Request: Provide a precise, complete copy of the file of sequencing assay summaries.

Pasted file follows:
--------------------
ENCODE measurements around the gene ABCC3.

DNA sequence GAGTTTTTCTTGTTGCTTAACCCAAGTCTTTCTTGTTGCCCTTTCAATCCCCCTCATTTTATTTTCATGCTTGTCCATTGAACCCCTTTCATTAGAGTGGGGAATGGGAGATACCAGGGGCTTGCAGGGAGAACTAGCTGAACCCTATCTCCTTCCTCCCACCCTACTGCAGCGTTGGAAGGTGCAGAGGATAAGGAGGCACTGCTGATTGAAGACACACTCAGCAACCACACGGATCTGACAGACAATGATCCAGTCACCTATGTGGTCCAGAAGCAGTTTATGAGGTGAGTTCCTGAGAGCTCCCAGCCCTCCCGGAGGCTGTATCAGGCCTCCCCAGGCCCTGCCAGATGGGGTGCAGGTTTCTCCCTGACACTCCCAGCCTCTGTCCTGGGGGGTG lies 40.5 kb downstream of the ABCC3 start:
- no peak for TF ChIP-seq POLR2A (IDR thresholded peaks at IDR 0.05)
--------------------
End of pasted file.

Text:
ENCODE measurements around the gene ABCC3.

DNA sequence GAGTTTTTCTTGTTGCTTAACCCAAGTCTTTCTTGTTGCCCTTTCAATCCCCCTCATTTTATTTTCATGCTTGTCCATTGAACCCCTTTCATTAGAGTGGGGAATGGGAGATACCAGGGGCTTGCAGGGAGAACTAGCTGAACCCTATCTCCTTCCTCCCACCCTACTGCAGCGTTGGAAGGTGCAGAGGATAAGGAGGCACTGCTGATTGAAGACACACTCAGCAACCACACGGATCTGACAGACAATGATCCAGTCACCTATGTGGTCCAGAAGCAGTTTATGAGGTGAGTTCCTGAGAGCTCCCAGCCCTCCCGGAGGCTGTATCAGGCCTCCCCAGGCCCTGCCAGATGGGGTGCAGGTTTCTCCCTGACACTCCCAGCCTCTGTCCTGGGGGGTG lies 40.5 kb downstream of the ABCC3 start:
- no peak for TF ChIP-seq POLR2A (IDR thresholded peaks at IDR 0.05)